Yeah, yeah, I mean, I think, I think that is probably true in the sense that like, when you look at the word, “saved”, or “salvation”, you know, the, the [Hebrew] word for that is really interesting. It’s, it’s this word “sozo”, and, and it means “saved”. But it also means “to be made whole’. Like I think of, you know, a number of passages in scripture where Jesus says, you know, “Your faith has saved you”, He uses that word, “sozo”. But then I think of other passages where it says, “Jesus says, Your faith has made you well”, after healing somebody like the the bleeding woman, he says, “Your, your faith has made you well”. And that word well is also the word, “sozo”, which is “saved”. And so it is, the reason why that word is used in that context is because they’re becoming more like what they were created to be in creation and who they will one day be in the new creation. And that’s exciting to me. Like, that’s exciting, I think, for, for young people, to listen to that. And to be like, “Okay, like, I may not be living fully out of who I’m created to be but, as I follow Jesus, that, that will become more true. As I surrender aspects of my life, lies that I believe, to Jesus, I’m gonna become more like who I was created to be.

Julie Chang  11:42

What you’re saying is, life is now the “sozo” is is here, we can be whole today. So I’m curious about just your story on on how, how you talk to people about,”sozo”, and thriving and, and just the paradigm shift that took place from conversations with the people of, “You get to go to heaven after you die,” to “Life is now when you can live fully, in a manner of thriving and new life”, of what you just explained.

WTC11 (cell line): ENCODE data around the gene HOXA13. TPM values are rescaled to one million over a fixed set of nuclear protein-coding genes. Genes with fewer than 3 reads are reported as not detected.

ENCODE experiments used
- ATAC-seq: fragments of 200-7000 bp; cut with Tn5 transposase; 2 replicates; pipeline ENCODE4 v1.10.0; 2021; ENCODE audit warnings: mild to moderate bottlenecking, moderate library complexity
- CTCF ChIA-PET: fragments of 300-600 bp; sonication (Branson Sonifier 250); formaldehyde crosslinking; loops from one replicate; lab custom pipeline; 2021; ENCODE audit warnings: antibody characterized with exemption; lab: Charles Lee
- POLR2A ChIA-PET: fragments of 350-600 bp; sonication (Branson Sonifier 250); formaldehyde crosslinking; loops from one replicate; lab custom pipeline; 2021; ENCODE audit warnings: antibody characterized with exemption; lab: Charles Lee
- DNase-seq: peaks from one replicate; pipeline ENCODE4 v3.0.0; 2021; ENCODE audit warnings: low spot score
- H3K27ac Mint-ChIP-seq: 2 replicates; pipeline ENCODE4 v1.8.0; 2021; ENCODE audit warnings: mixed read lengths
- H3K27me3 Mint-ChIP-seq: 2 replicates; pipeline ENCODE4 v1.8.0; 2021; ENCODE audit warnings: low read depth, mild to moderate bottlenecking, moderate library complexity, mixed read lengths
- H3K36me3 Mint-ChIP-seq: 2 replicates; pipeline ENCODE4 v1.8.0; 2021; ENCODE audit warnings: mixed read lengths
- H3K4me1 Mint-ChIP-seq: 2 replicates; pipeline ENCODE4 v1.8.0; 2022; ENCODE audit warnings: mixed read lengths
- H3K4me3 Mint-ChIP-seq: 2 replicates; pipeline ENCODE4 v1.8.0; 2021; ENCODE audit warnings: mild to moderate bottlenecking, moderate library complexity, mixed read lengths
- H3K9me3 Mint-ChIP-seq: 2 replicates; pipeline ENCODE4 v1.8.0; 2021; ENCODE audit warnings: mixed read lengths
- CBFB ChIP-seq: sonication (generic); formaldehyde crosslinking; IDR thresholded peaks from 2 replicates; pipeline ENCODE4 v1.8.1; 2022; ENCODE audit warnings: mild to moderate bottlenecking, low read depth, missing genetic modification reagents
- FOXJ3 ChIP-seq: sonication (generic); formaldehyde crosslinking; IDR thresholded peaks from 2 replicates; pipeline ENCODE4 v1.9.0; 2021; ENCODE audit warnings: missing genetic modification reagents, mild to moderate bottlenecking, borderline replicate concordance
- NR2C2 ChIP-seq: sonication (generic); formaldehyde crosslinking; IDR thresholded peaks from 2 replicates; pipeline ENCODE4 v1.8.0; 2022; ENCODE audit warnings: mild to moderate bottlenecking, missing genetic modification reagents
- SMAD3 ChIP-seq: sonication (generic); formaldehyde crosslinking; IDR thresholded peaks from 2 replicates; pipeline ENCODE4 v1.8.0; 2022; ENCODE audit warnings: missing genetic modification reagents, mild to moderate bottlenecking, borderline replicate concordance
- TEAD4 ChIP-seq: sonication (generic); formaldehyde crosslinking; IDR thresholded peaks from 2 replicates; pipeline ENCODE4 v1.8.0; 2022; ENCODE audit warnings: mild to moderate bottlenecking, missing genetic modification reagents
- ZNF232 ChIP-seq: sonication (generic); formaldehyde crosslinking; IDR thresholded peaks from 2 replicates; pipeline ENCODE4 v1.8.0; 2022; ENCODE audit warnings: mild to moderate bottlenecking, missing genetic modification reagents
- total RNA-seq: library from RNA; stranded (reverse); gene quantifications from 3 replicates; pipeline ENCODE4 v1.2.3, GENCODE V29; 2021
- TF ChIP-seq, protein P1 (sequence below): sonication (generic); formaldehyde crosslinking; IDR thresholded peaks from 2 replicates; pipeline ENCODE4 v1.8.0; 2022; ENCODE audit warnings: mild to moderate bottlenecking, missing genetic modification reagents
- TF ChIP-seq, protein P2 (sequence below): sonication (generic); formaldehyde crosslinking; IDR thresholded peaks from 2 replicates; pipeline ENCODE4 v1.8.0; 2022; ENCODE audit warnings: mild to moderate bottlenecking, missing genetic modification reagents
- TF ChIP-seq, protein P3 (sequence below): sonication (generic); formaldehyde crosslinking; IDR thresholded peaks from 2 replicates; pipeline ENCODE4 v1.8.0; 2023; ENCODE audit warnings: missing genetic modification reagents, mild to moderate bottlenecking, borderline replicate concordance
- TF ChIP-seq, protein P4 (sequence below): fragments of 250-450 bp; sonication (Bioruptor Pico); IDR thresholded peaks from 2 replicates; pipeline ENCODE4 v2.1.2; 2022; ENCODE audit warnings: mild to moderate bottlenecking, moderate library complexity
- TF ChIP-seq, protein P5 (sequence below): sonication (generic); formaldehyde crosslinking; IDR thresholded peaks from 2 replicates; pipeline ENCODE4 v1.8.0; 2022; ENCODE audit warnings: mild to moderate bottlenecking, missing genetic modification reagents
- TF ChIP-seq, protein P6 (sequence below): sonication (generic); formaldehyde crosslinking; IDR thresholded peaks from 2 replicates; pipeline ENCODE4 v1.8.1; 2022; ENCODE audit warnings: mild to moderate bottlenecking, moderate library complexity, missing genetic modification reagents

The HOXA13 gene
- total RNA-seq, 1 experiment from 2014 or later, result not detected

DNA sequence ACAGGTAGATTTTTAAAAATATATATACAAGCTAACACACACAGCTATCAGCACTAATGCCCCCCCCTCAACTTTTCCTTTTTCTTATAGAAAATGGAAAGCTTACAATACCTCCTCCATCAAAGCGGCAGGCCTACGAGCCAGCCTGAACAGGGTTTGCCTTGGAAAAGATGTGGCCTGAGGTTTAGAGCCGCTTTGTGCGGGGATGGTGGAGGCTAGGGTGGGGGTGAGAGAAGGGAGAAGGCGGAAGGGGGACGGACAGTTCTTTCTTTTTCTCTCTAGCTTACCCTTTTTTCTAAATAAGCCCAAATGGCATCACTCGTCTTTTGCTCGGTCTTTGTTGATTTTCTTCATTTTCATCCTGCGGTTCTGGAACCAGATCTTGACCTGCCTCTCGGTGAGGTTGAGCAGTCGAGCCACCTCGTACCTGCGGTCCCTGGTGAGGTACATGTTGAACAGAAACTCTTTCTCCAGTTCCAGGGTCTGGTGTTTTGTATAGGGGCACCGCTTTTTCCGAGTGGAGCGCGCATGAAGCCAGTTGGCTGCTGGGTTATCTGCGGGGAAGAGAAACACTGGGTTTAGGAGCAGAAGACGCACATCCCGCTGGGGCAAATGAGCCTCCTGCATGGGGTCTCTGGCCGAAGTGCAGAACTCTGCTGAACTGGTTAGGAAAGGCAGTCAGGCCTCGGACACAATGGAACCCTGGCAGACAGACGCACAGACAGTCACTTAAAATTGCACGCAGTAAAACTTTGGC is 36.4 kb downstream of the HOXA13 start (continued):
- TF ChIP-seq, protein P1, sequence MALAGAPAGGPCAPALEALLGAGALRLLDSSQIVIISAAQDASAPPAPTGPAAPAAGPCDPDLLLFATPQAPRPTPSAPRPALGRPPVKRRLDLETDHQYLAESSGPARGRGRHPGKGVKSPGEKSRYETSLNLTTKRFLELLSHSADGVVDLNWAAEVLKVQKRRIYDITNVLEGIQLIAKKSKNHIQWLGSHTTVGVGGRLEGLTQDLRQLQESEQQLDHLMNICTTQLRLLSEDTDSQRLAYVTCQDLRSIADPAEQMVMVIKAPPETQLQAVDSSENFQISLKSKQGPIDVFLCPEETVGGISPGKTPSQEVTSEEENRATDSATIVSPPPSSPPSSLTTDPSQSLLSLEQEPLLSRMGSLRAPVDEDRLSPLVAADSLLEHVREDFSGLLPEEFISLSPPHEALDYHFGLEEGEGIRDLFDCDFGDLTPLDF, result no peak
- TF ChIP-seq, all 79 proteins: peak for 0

Josh Chen  12:21

Yeah, yeah. And I think this is where we’ve really gotta learn to listen to people. To listen to what they’re longing for. The way that I think about it is that we as human beings, we all have longings, like every one of us. And we all have longings because we were created to live in the kingdom of God. But our reality doesn’t reflect the kingdom of God. And so like, I think, of like, you know, two lines, where you know, the line on top is the kingdom of God, the line on bottom is our current reality, and the gap in between that is where our longings exist. And so the greater the gap, the greater the longing. And, and so when I listen to people, I’m like, what are they longing for? And ultimately believing that, that the kingdom of God does meet them in their longing! And so how does it meet them in their longing? I think we have to do the hard work of that to, to be like, “Okay, how does Jesus meet them in their longing in a way that, where they’re currently meeting, you know, like, finding life in, isn’t meeting that need?” At least not fully. I mean, it is partially, otherwise they wouldn’t go to it. And so I started thinking about both evangelism, discipleship and even justice in this framework of thinking, like, “How do I, how do I seek the wholeness of somebody else, the thriving of somebody else?” And, and that’s really changed how I engage people. Like, no longer am I, like, you know, I think in the past, maybe I felt like a little bit of a salesman, if I was trying to share my faith, but now I’m like, “No, like, you don’t understand, like, you can experience this fullness of life.” I mean, I don’t say those words, but I call them micro testimonies. You know, this, this story from my life of how I had a similar longing to another person, and how Jesus met me in that longing. I might cope with that longing differently than somebody else, but the longing is the same. So if I let, I have to listen to what’s behind their, their actions. And in doing so, I can share the micro testimony of how I, you know, Jesus was able to meet me in my longing. I’ll give you an example. Because that’s kind of like….